Overall, Make It Right Solar has done about 45 installations outside of the Lower 9th Ward, where the Brad Pitt-led push to rebuild the storm-ravaged neighborhood with affordable, energy-efficient housing got its start.

Source: http://www.theadvertiser.com/viewart/20120625/NEWS01/206250305/Solar-panels-crop-up-New-Orleans

Salazar Approves First-Ever Commercial Solar Energy Project on American Indian Trust Lands

The U.S. Department of the Interior issued the following news release:

As part of the Obama Administration's all of the above approach to American energy, Secretary of the Interior Ken Salazar today approved a 350-megawatt solar energy project on tribal trust land of the Moapa Band of Paiute Indians (Tribe) in Clark County, Nevada. The project marks a milestone as the first-ever, utility-scale solar project approved for development on tribal lands, and is one of the many steps the administration has taken to help strengthen tribal communities.

The project is also the 31st utility-scale renewable energy project that Interior has approved since 2009 as part of a Department-wide effort to advance smart development of renewable energy on our nation's public lands. Prior to 2009, there were no solar energy projects permitted on public lands; today's approval brings the total to 17 solar projects, 6 wind farms, and 8 geothermal plants. If built by the companies, the renewable energy projects approved by this administration will provide approximately 7,200 megawatts of power to communities across the West, or enough to power nearly 2.5 million homes. These achievements build on the historic expansion of renewable energy under President Obama, with energy from sources like wind and solar doubling since the President took office.

"This trailblazing project is part of the President's commitment to help build strong, sustainable tribal communities by supporting safe and responsible renewable energy development," Secretary Salazar said. "Tribal lands hold great renewable energy potential, and smart development of these resources has the power to strengthen tribal economies, create jobs and generate clean electricity for communities across Indian Country."

The Record of Decision signed today approves the construction, operation and maintenance of a low-impact photovoltaic (PV) facility and associated infrastructure on about 2,000 acres of the Tribe's reservation, located 30 miles north of Las Vegas. The site represents about three percent of the Tribe's 71,954-acres, which are held in trust by the U.S. Government. The project is expected to generate about 400 jobs at peak construction and 15-20 permanent jobs.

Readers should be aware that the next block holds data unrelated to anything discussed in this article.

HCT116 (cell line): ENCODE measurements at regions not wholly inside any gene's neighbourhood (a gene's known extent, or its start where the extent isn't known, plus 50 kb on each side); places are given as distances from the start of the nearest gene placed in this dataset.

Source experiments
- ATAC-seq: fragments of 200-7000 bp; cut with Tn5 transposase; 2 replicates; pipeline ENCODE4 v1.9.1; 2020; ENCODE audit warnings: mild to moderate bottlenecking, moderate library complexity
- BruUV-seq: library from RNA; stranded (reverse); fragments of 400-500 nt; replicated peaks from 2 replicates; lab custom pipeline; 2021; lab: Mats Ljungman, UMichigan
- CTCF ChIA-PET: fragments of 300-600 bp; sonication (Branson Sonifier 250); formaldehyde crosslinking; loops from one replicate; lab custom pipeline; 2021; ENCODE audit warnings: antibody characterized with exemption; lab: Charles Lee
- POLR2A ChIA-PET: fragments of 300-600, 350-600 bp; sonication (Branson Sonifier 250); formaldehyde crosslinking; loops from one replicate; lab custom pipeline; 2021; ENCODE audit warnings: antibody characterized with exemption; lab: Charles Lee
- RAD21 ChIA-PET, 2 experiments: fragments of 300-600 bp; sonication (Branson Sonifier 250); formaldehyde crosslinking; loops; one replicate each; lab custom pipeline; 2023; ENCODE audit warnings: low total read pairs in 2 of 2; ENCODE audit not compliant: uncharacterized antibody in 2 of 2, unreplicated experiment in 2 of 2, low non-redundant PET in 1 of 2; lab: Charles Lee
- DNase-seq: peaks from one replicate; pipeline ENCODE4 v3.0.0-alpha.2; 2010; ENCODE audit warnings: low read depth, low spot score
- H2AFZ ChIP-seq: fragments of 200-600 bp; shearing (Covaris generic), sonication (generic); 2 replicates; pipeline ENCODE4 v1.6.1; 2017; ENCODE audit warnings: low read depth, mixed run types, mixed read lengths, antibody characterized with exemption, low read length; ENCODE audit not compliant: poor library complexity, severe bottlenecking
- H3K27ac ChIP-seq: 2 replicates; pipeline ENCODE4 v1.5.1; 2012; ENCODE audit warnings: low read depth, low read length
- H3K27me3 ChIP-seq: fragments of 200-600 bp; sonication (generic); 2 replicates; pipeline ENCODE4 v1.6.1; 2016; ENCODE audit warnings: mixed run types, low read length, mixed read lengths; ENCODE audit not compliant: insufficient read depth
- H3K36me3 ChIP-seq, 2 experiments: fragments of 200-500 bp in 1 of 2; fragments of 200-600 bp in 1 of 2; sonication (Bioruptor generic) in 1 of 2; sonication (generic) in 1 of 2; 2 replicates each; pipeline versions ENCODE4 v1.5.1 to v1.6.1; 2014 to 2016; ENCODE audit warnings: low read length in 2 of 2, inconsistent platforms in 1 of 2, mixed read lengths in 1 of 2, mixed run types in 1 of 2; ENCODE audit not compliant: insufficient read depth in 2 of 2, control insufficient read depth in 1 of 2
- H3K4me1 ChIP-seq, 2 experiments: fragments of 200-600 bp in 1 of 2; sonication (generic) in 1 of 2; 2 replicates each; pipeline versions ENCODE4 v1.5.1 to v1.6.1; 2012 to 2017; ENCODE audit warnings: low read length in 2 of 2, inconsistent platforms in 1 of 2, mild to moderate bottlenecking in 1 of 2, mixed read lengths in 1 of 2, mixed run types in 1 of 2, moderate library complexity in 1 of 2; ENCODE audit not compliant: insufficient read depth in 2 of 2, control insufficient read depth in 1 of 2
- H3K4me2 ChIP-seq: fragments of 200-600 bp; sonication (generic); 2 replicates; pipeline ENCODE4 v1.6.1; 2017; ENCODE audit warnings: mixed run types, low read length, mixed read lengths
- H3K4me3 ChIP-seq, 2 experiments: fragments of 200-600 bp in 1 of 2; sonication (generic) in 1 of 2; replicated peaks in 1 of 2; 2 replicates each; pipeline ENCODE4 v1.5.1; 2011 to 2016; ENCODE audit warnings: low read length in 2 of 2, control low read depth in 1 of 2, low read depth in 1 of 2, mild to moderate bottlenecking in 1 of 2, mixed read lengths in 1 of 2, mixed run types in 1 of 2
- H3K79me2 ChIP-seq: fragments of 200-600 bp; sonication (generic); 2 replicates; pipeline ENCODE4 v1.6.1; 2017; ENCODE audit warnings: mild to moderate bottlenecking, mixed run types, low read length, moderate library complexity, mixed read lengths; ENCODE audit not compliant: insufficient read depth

"This is a great day for the Moapa Band of Paiute Indians, and for Indian Country as a whole," said Donald "Del" Laverdure, Acting Assistant Secretary of Indian Affairs. "As our nation's energy portfolio continues to grow, it is important that tribal communities have the opportunity to harness the energy of the wind and sun in a way that can power our homes, businesses and economies. Today is a important step in that direction."

The solar project approved today builds on President Obama's strong record of supporting rural economies through the White House Rural Council. Established one year ago, the Rural Council has focused on maximizing the impact of Federal investment to promote economic prosperity and improve the quality of life in rural communities, including on tribal lands.

Proposed by K Road Moapa Solar LLC, the project would be built in three phases of 100-150 megawatts. In addition to PV panel arrays, major project components include a 500-kilovolt transmission line to deliver power to the grid and a 12- kilovolt transmission line to the existing Moapa Travel Plaza after Phase 1 is complete. About 12 acres of U.S. public land administered by the Bureau of Land Management would be required for the 500-kv transmission line.

The project will generate lease income for the tribe, create new jobs and employment opportunities for tribal members, and connect the existing tribally-owned Travel Plaza to the electrical grid, decreasing its dependence on a diesel-powered generator. The procurement of construction materials and equipment is expected to generate additional sales and use tax revenues for the county and the state.

In evaluating the proposed project's compliance with the National Environmental Policy Act, the Bureau of Indian Affairs, as the lead federal agency, worked closely with cooperating agencies, including the Bureau of Land Management, U.S. Environmental Protection Agency, U.S. Army Corps of Engineers and the Moapa Band.

To minimize and mitigate potential environmental impacts, a Desert Tortoise Translocation Plan, Bird and Bat Conservation Strategy and Weed Management Plan will be implemented, and natural resources monitoring by qualified biologists will be conducted during all surface disturbing activities. Tortoises found within the project boundary would be relocated within the reservation in accordance with U.S. Fish and Wildlife Service protocols. No water will be used in the production of electricity, but will be used periodically for cleaning the photovoltaic panels.

Under the Obama Administration's initiatives to foster tribal energy self-sufficiency and advance economic competitiveness, Interior is also engaged in a sweeping reform of federal surface leasing regulations ( http://www.doi.gov/news/pressreleases/Significant-Leasing-Reform-will-Spur-Commercial-Residential-and-Renewable-Energy-Development-on-Indian-Lands.cfm ) for American Indian lands that will streamline the approval process for home ownership and spur renewable energy development in Indian Country. As trustee for the land and resources of federally-recognized tribes, Interior is responsible for managing about 55 million surface acres in Indian Country.